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I'm trying to debug what appears to be a completion queue issue:

Apr 14 18:39:15 ST2035 kernel: Call Trace:
Apr 14 18:39:15 ST2035 kernel:  [<ffffffff8049b295>] schedule_timeout+0x1e/0xad
Apr 14 18:39:15 ST2035 kernel:  [<ffffffff8049a81c>] wait_for_common+0xd5/0x13c
Apr 14 18:39:15 ST2035 kernel:  [<ffffffffa01ca32b>]
ib_unregister_mad_agent+0x376/0x4c9 [ib_mad]
Apr 14 18:39:16 ST2035 kernel:  [<ffffffffa03058f4>] ib_umad_close+0xbd/0xfd

Is it possible to turn those hex numbers into something close to line numbers?

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Did you tried to build with kalllsyms_all and verbose bug()? – user2284570 Apr 12 '15 at 14:32
up vote 4 down vote accepted

Not exactly but if you have a vmlinux image built with debugging info, (e.g., in RHEL, you should be able to install the kernel-debug or kernel-dbg or something like that) you can get close. So assuming you have that vmlinux file available. Do the following:

objdump -S vmlinux

This will try it's hardest to match the object code to individual lines of source code.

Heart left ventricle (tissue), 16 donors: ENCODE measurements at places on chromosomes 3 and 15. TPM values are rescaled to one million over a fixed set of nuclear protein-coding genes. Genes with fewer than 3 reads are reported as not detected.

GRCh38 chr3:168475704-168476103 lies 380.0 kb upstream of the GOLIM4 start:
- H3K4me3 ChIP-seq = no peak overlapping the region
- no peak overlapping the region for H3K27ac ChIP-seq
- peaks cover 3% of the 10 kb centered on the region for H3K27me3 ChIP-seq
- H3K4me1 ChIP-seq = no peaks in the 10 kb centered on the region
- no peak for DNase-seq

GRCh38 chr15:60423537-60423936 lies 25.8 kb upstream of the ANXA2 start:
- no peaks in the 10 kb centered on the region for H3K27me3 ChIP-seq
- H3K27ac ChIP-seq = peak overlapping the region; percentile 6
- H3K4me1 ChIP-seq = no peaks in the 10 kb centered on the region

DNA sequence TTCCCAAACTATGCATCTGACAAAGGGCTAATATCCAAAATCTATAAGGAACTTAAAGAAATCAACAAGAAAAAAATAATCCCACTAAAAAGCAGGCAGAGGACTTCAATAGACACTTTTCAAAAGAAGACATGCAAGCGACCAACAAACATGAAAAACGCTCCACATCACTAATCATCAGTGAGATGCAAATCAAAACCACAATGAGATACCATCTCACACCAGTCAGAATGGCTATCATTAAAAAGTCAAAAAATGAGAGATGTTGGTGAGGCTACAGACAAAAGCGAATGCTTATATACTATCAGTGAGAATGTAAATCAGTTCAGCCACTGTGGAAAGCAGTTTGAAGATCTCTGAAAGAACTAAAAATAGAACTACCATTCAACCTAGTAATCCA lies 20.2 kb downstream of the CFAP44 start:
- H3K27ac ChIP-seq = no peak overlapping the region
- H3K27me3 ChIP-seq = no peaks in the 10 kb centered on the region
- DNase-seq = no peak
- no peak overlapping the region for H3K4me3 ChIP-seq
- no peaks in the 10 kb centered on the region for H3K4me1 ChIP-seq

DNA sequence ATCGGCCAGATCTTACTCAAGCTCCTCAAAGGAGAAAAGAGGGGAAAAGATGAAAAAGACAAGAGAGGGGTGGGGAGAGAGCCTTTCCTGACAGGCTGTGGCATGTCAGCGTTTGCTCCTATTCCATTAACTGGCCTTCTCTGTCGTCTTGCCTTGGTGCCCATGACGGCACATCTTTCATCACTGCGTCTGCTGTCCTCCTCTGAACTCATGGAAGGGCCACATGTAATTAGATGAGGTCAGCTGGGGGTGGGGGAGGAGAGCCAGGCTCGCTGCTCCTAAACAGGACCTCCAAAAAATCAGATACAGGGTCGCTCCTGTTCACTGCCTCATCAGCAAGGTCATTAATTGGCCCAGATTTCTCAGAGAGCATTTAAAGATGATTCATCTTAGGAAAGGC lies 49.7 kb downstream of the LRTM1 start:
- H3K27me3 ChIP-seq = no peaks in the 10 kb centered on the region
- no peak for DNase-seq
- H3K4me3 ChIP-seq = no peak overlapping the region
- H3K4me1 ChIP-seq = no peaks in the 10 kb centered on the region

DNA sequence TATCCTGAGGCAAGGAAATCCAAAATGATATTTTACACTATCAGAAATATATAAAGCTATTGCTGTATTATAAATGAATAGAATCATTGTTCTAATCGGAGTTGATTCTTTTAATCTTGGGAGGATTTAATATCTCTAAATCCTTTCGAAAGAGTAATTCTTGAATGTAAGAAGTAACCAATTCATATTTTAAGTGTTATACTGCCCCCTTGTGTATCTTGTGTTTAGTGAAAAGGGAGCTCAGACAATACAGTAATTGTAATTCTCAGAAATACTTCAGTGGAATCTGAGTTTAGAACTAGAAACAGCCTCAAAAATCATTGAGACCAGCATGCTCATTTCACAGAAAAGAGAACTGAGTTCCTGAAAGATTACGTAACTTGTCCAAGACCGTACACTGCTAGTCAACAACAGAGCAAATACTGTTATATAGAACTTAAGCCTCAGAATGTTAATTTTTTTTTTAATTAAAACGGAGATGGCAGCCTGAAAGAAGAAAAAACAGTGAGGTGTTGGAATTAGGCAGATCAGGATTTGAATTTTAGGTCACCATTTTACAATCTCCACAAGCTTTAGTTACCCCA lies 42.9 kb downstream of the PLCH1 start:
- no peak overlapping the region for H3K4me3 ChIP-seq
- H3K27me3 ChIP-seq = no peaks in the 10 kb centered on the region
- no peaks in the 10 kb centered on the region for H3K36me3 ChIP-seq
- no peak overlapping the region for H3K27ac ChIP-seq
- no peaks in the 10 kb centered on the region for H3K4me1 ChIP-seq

e.g. for the following C code:

#include <stdio.h>
main() {
  int a = 1;
  int b = 2;

  // This is a comment

  printf("This is the print line %d\n", b);
} 

compiled with : cc -g test.c

and then running objdump -S on the resulting executable, I get a large output describing the various parts of the executable inclding the following section:

00000000004004cc <main>:
#include <stdio.h>
main() {
  4004cc:   55                      push   %rbp
  4004cd:   48 89 e5                mov    %rsp,%rbp
  4004d0:   48 83 ec 20             sub    $0x20,%rsp
  int a = 1;
  4004d4:   c7 45 f8 01 00 00 00    movl   $0x1,-0x8(%rbp)
  int b = 2;
  4004db:   c7 45 fc 02 00 00 00    movl   $0x2,-0x4(%rbp)

  // This is a comment

  printf("This is the print line %d\n", b);
  4004e2:   8b 75 fc                mov    -0x4(%rbp),%esi
  4004e5:   bf ec 05 40 00          mov    $0x4005ec,%edi
  4004ea:   b8 00 00 00 00          mov    $0x0,%eax
  4004ef:   e8 cc fe ff ff          callq  4003c0 <printf@plt>
} 

You can match the addresses of the object code in the first column against the addresses in your stack trace. Combine that with the line number info interleaved in the assembly output... and you're there.

Now keep in mind that this will not always succeed 100% because the kenrel is normally compiled at -O2 optimization level and the compiler would have done a lot of code re-ordering etc. But if you are familiar with the code that you're trying to debug and have some comfort with deciphering the assembly of the platform you're working on... you should be able to pin down most of your crashes etc.

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objdump! That's the command. It's been a couple years, I couldn't remember it for the life of me. I did an objdump on the module with the problem, got some useful data. Thanks. – Mike Heinz Apr 15 '10 at 21:08

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